28After he had said this, he went on ahead, going up to Jerusalem. 29When he had come near Bethphage and Bethany, at the place called the Mount of Olives, he sent two of the disciples, 30saying, “Go into the village ahead of you, and as you enter it you will find tied there a colt that has never been ridden. Untie it and bring it here. 31If anyone asks you, ‘Why are you untying it?’ just say this, ‘The Lord needs it.’” 32So those who were sent departed and found it as he had told them. 33As they were untying the colt, its owners asked them, “Why are you untying the colt?” 34They said, “The Lord needs it.” 35Then they brought it to Jesus; and after throwing their cloaks on the colt, they set Jesus on it. 36As he rode along, people kept spreading their cloaks on the road. 37As he was now approaching the path down from the Mount of Olives, the whole multitude of the disciples began to praise God joyfully with a loud voice for all the deeds of power that they had seen, 38saying, “Blessed is the king who comes in the name of the Lord! Peace in heaven, and glory in the highest heaven!” 39Some of the Pharisees in the crowd said to him, “Teacher, order your disciples to stop.” 40He answered, “I tell you, if these were silent, the stones would shout out.”
Jesus continued on his journey to Jerusalem, knowing what would happen there. He came near the city on a Sunday – the day we call Palm Sunday. But he stopped outside Jerusalem, and told the disciples to go get a donkey – Jesus, who has walked all over Judea, Samaria, and Galilee, now wants a donkey to ride the last half mile into the city! Why? This was a fulfillment of the prophets, “Jerusalem, your king will come to you, humble and riding on a donkey.” Jesus knew where the donkey would be, and told the disciples what to say to the owners of the donkey. A donkey was highly valued by its owners in the villages of Jesus’ day; it must have been surprising to the disciples that by simply saying, “The Lord has need of it”, they were able to take it with them – but such was the power that Jesus had over people. The donkey’s owners were likely proud to have Jesus ride their donkey; perhaps they followed along and became a part of the crowd that day, shouting hosannah as Jesus rode into Jerusalem.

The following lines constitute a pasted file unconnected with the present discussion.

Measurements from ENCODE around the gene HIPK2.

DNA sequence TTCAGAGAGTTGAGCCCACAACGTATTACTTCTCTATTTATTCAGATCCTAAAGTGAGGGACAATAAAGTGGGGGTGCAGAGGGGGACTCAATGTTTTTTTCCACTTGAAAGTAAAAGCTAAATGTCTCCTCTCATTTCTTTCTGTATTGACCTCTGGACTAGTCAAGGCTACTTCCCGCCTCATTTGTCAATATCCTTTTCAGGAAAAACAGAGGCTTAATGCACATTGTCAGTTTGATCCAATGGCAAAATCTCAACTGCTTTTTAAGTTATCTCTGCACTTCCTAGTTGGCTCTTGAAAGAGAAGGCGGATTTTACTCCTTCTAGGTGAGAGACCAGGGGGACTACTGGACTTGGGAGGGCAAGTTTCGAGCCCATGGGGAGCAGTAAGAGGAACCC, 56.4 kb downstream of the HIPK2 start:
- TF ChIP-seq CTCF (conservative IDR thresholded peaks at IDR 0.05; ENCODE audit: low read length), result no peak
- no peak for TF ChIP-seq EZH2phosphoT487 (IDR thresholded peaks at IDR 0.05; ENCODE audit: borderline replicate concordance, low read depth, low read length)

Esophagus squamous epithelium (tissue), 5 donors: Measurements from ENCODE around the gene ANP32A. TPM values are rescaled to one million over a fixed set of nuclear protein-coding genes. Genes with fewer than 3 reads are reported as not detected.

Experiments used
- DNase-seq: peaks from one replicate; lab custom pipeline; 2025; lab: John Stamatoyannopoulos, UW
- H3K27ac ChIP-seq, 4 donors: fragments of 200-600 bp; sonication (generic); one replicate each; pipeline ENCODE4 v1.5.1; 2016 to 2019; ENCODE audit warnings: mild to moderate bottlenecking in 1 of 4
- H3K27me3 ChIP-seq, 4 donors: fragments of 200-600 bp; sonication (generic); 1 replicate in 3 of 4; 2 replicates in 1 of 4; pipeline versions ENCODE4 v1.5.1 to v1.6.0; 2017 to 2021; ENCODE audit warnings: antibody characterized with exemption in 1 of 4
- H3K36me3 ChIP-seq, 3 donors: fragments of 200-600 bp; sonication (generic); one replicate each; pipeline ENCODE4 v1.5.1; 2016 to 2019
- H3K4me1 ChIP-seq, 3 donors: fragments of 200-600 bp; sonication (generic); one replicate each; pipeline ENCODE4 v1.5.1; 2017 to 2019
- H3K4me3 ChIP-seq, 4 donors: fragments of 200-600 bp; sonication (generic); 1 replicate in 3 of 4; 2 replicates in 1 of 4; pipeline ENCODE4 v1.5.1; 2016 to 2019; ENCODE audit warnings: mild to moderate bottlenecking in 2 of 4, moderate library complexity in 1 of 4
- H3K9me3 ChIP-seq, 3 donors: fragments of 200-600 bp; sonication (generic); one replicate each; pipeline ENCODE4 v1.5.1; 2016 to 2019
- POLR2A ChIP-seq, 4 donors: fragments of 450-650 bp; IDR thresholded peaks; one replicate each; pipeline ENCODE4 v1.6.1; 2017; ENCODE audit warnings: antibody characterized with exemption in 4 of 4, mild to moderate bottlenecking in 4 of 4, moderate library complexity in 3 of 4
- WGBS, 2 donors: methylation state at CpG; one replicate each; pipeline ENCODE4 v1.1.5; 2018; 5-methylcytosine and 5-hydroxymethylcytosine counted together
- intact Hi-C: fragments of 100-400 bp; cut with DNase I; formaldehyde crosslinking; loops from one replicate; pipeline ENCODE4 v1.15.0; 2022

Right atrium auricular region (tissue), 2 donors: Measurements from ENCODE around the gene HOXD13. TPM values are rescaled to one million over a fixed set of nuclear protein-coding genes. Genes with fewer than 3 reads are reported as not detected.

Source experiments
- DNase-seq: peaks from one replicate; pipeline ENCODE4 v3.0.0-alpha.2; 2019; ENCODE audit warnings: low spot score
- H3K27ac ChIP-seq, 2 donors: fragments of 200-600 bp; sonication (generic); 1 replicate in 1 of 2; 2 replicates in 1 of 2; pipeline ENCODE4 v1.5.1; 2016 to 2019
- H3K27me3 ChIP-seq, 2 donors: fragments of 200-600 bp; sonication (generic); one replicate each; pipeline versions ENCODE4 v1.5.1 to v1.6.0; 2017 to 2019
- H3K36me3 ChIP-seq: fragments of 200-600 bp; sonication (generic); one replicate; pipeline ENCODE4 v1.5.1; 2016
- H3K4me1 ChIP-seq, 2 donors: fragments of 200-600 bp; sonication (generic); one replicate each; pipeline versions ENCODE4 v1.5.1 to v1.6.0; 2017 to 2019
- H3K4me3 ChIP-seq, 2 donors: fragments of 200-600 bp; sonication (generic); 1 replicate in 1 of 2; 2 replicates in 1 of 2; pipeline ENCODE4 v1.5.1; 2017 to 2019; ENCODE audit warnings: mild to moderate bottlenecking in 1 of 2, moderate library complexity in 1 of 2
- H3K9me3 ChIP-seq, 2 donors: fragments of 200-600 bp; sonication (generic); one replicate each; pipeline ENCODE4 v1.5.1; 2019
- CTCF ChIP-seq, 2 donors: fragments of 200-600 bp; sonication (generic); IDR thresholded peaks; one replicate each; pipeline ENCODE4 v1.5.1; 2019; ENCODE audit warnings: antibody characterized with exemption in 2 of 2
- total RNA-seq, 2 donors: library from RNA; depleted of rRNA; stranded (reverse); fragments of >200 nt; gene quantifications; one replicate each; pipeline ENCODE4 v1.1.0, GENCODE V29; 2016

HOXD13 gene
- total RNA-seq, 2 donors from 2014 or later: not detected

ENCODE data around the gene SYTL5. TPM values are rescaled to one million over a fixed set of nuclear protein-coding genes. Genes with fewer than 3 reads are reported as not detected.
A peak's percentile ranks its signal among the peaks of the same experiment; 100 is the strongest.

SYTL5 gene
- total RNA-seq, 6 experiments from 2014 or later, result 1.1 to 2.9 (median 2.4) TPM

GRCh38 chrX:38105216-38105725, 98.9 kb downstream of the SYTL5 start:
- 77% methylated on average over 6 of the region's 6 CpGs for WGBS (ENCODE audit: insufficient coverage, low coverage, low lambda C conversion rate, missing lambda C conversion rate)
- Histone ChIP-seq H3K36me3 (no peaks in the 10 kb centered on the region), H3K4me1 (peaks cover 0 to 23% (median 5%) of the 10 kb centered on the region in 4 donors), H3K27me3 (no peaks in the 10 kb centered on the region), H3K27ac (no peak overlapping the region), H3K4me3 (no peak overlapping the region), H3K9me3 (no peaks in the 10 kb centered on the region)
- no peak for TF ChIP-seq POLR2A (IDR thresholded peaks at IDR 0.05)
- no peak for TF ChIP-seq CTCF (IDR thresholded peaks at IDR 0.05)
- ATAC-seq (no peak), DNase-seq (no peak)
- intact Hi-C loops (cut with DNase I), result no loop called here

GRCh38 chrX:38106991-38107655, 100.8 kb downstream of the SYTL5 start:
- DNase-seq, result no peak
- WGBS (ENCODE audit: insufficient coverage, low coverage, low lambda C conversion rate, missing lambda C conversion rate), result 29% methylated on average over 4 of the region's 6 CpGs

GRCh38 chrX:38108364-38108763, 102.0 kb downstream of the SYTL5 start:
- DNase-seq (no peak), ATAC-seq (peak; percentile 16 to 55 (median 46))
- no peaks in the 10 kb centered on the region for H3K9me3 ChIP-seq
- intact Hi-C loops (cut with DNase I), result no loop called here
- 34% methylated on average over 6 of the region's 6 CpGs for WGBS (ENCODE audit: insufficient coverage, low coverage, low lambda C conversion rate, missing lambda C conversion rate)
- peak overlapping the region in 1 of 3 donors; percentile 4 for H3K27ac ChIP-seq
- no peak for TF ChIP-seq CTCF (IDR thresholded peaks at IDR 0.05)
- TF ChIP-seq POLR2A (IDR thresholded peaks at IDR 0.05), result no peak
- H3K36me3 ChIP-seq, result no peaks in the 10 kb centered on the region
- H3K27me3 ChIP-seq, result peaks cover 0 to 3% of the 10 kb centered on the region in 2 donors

Jesus entered Jerusalem as her king – but a humble king – a ruler of the heart, not of the nation. And as he rode into the city, they spread their cloaks before him, and spread palm branches on the road, and waved the palm branches, shouting hosannah, hosannah to the King who comes in the name of the Lord. This crowd was made up of the people who had been following him, disciples and followers, curious and critical.
The Pharisees were there, and they were alarmed as the others shouted out the words quoted from a Davidic Psalm; these words were to welcome the king into Jerusalem! They feared the Romans; they were certain the Romans would be coming down on the entire group at any moment, thinking this was an insurrection. They told Jesus to make them stop – they said, Jesus, what are you thinking? The Romans will kill you! But Jesus knew already what would happen, and what was happening in that moment. He said, “I tell you, if these were silent, the stones would shout out!” Jesus’ time had come, and the universe would shout to him. God would have a way to do his will – but the people there had that opportunity to shout out their love of Jesus, one last time.
Is God calling you to shout out? Dr. Bob Tuttle used to say, “Ain’t no stone gonna take my place!” Follow Jesus – don’t leave your job up to the stones.